Joe Biden Friday insisted he is sorry for the treatment Anita Hill received during the Senate confirmation of Supreme Court Justice Clarence Thomas in 1991, and that he wishes there could have been a better way to conduct the proceedings.
"I'm not going to judge whether or not it was appropriate, whether she thought it was sufficient," the former vice president, who announced his 2020 campaign for the Democratic nomination Thursday, told ABC's "The View." "I said privately what I said publicly. I'm sorry she was treated the way she was treated...I did everything in my power to do what I thought was within the rules to be able to stop things."
Hill told The New York Times Thursday she "cannot be satisfied" with Biden's apology.
"When we got through that God awful experience, she's one of the reasons why we have the 'me too' movement," said Biden, adding that he believed her testimony. "She's one of the reasons why I was able to finish the Violence Against Women Act. She was the reason why there was a Judiciary Committee with women on it."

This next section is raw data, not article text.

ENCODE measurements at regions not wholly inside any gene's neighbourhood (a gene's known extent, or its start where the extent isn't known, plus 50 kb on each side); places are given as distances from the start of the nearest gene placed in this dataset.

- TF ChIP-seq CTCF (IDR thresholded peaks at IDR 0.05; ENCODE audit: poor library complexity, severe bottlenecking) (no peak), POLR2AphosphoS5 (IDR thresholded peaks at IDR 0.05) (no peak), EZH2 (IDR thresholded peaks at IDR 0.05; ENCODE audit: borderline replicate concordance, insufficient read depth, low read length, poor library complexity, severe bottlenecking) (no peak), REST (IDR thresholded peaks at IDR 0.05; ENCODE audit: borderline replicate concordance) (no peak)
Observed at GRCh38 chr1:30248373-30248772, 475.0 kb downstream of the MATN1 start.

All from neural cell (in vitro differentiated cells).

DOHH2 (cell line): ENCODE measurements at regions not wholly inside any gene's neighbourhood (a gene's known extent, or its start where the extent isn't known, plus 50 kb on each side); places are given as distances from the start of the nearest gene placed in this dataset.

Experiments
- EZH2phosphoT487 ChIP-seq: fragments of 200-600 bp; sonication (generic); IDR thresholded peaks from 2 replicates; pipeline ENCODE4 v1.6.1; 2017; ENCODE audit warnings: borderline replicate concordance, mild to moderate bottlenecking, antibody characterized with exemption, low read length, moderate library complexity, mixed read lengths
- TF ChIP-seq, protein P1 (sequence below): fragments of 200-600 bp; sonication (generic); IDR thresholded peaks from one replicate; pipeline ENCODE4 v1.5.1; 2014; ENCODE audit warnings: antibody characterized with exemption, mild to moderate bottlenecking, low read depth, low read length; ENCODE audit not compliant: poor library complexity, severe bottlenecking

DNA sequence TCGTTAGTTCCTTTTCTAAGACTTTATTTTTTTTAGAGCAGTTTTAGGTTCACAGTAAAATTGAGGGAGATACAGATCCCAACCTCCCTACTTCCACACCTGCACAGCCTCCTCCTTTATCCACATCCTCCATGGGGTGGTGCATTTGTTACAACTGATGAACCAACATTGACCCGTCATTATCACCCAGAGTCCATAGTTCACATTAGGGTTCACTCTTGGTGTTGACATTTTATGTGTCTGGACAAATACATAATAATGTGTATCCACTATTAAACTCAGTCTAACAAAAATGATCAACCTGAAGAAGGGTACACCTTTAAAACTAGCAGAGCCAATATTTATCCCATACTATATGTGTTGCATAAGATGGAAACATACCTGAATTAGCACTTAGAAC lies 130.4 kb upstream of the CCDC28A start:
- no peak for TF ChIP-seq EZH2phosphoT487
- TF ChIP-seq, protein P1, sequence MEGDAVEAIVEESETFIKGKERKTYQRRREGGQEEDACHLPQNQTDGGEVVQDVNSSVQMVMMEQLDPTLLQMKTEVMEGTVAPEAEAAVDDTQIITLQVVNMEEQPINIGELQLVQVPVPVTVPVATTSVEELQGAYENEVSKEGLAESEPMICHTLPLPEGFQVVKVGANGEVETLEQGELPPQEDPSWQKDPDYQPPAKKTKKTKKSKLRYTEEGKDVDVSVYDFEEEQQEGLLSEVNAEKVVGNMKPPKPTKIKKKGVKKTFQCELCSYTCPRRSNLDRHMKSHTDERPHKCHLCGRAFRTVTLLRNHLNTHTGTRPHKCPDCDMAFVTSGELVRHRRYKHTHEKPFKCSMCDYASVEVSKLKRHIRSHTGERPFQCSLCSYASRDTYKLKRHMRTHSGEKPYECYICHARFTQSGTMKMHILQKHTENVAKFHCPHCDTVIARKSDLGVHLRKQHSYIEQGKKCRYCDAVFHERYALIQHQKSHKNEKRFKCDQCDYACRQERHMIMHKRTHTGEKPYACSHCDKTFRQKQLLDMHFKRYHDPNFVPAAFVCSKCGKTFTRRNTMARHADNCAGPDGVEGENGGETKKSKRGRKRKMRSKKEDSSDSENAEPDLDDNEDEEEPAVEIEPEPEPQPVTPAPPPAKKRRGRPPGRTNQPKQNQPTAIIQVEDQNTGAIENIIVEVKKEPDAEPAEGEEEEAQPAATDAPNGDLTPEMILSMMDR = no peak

Biden added that he also didn't think he treated her badly personally and that he took on people who were opposing her.
"What I couldn't figure out how to do, and we still haven't figured it out, how do you stop people from asking inflammatory questions?" said Biden. "How do you stop the character assassinations? There was a full-blown attack on her in order to get the defense for Clarence Thomas. No woman or any victim of harassment shoulder be put through that circumstance in public hearings."
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